We have got by without a saw or hatchet on many camping trips, and almost always have a fire even when it rains. The real trick of the trade is dry wood and finding it. If it is a wet environment you look for standing dead wood and dead branches. For kindling and fire standing dead grass and dead twigs of off of trees. you can often break long pieces over a big rock or by laying them over a wide space and standing on them while holding on to a tree or hitting them with something heavy. smaller stuff can be broken up by hand or stepped on and leveraged. really big stuff can just be burned in two. That said a small light weight folding saw is more handy than and ax and I often carry one. We often carry one. when canoeing small rivers with many downfalls a saw can help avoid portages and trying to get out and over vertical 5 to 8’ bank to make a portage…

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If i was going to do a few day paddle/camping trip then I’d take this 10201283705959234

Some people cannot bring enough firepower and blades.
They are obsessed.

I like my 44magnumbolo.

And some worry about what others are up to too much. I carry two pocket knifes all the time. Not obsessed. Simply tools. Need a razor sharp one and need one that I don’t mind giving some abuse to. Camping I throw a hatchet into the mix. Firepower… I tend to bring a pistol when I’m in the woods, because it’s a tool. If it’s appropriate and practical for what I’m doing, I’ll bring a long gun also. If I’m in my truck I may have a saw, axe and another long gun. Not an obsession. The things are tools and being someone who seldom chooses to go anywhere with concrete in my free time, they are tools that are as needed as the mechanical tools I keep in my truck, just incase.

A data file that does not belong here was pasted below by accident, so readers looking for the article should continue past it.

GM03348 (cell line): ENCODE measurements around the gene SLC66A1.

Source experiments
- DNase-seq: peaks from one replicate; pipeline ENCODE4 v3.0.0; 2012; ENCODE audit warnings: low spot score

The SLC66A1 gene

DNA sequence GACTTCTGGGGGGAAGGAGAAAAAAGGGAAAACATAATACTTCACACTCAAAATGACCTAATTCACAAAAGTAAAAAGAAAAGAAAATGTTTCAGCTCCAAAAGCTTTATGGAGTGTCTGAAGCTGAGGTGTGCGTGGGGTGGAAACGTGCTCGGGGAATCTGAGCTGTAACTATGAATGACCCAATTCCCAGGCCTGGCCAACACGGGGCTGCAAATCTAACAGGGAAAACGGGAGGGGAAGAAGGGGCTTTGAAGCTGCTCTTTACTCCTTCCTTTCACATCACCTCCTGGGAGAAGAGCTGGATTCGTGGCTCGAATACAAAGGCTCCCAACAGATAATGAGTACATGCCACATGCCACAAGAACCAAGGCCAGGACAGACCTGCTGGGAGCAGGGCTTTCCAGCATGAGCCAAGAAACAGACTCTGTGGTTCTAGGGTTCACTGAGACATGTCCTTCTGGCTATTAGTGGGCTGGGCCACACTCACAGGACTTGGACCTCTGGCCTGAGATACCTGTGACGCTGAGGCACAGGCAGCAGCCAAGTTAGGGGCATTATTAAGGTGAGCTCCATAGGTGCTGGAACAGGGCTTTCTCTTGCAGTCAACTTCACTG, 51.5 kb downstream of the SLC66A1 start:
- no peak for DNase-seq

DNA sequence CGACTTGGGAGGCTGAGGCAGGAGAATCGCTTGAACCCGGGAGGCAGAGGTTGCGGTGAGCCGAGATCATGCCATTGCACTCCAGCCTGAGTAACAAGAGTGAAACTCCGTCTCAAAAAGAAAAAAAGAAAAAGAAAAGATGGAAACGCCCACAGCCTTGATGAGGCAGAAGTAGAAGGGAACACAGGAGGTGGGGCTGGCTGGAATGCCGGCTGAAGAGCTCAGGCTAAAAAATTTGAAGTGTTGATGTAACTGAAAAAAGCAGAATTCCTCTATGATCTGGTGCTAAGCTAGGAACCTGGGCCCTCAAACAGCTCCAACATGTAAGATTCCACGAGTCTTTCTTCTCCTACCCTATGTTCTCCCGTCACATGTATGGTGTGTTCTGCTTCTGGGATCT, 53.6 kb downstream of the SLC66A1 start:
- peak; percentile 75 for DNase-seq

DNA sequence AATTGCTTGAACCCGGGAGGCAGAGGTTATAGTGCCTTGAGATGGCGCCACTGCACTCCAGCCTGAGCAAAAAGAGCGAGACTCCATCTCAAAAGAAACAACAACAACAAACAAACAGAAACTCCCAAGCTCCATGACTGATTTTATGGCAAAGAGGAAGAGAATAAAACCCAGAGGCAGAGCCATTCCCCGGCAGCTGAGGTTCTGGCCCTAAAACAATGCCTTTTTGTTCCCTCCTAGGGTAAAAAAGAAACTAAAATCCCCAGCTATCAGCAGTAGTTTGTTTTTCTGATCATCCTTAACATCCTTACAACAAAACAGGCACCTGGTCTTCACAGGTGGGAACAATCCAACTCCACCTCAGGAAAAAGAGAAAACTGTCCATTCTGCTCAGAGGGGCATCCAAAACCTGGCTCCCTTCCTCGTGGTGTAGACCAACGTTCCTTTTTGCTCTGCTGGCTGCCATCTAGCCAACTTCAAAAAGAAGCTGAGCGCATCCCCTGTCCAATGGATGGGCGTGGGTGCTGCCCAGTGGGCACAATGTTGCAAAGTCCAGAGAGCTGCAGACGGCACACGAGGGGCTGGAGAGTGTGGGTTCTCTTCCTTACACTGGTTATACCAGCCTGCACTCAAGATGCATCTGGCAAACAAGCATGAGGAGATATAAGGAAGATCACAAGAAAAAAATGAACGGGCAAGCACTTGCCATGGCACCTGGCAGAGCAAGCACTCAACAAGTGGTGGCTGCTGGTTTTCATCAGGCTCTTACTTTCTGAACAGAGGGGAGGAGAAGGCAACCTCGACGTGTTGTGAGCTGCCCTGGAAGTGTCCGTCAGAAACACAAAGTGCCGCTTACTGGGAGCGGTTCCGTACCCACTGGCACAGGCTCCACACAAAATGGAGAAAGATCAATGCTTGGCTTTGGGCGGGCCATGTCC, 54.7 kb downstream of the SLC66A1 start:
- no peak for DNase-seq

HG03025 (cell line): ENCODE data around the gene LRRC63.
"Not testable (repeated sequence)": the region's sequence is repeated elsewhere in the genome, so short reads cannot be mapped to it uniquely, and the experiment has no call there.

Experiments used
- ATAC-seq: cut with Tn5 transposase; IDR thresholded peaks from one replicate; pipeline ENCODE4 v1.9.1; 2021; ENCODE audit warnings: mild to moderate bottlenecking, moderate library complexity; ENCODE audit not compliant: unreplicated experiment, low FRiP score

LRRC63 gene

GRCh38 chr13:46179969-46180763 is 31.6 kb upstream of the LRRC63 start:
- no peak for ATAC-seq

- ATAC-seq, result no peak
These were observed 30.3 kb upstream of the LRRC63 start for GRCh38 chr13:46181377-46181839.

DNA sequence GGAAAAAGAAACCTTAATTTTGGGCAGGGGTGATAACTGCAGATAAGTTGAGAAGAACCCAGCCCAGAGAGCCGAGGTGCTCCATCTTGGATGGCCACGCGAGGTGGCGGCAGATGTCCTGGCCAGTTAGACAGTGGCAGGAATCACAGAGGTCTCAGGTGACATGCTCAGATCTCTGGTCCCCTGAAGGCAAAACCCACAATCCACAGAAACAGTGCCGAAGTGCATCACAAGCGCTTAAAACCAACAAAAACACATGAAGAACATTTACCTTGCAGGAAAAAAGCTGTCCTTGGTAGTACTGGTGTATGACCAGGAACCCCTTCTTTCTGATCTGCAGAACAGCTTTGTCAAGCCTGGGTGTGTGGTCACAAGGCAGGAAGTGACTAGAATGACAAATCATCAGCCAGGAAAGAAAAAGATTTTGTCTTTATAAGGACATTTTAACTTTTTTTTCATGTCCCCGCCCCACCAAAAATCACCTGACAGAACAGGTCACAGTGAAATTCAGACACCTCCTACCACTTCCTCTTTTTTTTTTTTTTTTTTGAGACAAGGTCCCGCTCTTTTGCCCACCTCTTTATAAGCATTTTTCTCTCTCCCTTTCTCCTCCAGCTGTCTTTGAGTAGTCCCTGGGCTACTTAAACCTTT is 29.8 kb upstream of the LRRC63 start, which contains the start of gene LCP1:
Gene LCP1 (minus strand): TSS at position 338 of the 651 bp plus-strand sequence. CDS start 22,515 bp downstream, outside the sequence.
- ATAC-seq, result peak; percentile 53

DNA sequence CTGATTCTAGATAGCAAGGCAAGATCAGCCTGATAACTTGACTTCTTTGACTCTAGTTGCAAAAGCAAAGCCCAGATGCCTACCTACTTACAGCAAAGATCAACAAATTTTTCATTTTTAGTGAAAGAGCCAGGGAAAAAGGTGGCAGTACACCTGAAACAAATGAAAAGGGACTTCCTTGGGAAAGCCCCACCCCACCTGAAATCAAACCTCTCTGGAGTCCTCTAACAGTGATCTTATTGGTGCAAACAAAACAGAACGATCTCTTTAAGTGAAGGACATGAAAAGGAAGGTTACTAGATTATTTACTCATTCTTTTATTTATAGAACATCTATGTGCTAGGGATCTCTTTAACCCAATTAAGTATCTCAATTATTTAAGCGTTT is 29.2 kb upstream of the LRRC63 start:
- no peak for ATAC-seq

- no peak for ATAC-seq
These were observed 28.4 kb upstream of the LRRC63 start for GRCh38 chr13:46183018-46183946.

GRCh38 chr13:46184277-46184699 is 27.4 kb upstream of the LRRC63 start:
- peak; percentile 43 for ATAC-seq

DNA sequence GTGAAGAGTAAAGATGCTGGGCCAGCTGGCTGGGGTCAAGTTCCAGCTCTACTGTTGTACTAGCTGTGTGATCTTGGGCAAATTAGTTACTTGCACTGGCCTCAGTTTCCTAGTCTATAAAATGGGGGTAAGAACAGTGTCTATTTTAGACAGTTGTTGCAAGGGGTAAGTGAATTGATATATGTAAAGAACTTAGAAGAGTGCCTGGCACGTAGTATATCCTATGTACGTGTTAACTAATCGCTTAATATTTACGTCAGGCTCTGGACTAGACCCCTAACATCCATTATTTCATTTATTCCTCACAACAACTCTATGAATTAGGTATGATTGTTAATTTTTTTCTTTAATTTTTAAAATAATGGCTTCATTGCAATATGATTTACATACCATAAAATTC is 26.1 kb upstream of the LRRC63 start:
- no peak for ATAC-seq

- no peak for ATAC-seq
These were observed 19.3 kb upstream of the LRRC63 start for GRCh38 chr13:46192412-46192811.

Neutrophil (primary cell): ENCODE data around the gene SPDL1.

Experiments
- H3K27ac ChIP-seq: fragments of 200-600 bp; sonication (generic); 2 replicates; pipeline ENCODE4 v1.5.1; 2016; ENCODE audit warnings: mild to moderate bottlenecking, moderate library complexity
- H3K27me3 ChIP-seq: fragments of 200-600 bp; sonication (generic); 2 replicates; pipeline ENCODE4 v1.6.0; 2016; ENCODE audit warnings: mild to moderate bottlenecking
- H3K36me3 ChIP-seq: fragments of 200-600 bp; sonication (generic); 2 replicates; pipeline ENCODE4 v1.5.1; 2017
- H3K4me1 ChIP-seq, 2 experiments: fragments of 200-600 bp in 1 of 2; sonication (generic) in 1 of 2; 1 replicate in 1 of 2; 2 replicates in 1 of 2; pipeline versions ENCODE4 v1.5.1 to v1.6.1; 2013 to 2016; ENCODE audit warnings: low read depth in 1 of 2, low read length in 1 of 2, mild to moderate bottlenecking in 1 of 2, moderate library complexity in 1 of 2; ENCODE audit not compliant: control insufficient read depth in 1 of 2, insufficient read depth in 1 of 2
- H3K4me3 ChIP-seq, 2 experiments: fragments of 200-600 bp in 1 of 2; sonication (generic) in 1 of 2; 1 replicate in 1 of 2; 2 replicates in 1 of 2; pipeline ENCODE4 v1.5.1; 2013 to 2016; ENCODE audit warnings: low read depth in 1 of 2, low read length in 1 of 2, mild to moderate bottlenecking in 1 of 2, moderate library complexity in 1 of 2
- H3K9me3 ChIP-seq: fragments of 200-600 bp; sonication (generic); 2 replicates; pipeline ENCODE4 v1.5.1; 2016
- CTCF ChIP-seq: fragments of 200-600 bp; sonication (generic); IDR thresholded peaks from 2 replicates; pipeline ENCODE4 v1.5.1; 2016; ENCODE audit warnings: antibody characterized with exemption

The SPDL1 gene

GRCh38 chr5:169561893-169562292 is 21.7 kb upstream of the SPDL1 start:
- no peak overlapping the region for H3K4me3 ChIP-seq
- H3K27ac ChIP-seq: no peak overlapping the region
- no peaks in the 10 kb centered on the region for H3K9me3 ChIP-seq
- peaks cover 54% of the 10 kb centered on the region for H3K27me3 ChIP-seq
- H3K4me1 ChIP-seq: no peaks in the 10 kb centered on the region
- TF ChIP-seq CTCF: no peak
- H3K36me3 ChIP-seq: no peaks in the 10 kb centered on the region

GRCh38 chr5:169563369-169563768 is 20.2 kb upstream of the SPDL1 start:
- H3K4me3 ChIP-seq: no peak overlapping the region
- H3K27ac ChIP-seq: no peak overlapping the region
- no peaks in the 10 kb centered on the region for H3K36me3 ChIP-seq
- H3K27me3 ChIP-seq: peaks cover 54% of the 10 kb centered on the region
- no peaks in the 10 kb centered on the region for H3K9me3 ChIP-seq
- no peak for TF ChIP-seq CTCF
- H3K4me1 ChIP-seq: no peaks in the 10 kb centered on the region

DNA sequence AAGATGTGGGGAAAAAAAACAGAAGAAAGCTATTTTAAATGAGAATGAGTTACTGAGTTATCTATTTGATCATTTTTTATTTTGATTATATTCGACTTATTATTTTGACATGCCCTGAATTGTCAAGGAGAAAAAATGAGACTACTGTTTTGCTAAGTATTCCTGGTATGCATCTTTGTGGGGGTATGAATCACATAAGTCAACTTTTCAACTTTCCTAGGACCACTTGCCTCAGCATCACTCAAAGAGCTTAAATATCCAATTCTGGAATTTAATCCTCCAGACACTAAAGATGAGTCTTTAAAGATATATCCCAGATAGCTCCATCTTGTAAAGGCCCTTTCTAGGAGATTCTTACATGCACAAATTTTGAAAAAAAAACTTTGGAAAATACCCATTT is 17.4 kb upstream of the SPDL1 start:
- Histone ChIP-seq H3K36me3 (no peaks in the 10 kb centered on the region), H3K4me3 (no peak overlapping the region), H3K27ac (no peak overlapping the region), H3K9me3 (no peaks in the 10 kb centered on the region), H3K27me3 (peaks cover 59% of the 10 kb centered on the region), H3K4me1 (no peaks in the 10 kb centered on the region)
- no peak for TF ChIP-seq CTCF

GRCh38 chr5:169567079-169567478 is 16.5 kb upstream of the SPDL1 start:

Stopped making fires years ago. I now carry a nice suitcase two burner stove for cooking. Fast and clean. Fires are smelly, dangerous in many ways, deplete local resources, pollute the local air (and far downwind). Much nicer to have a quiet dinner by the water and watch the stars come out.

I was on a camping trip several years ago that included several people that I didn’t know. I opened my camp box up and placed my hatchet and machete on the lid. One of the people I didn’t know saw them and said “I see you brought weapons”. What? You brought a machete and an ax. I told him that they were tools. We would use them to gather firewood. Weapons have gunpowder and I left it in the truck.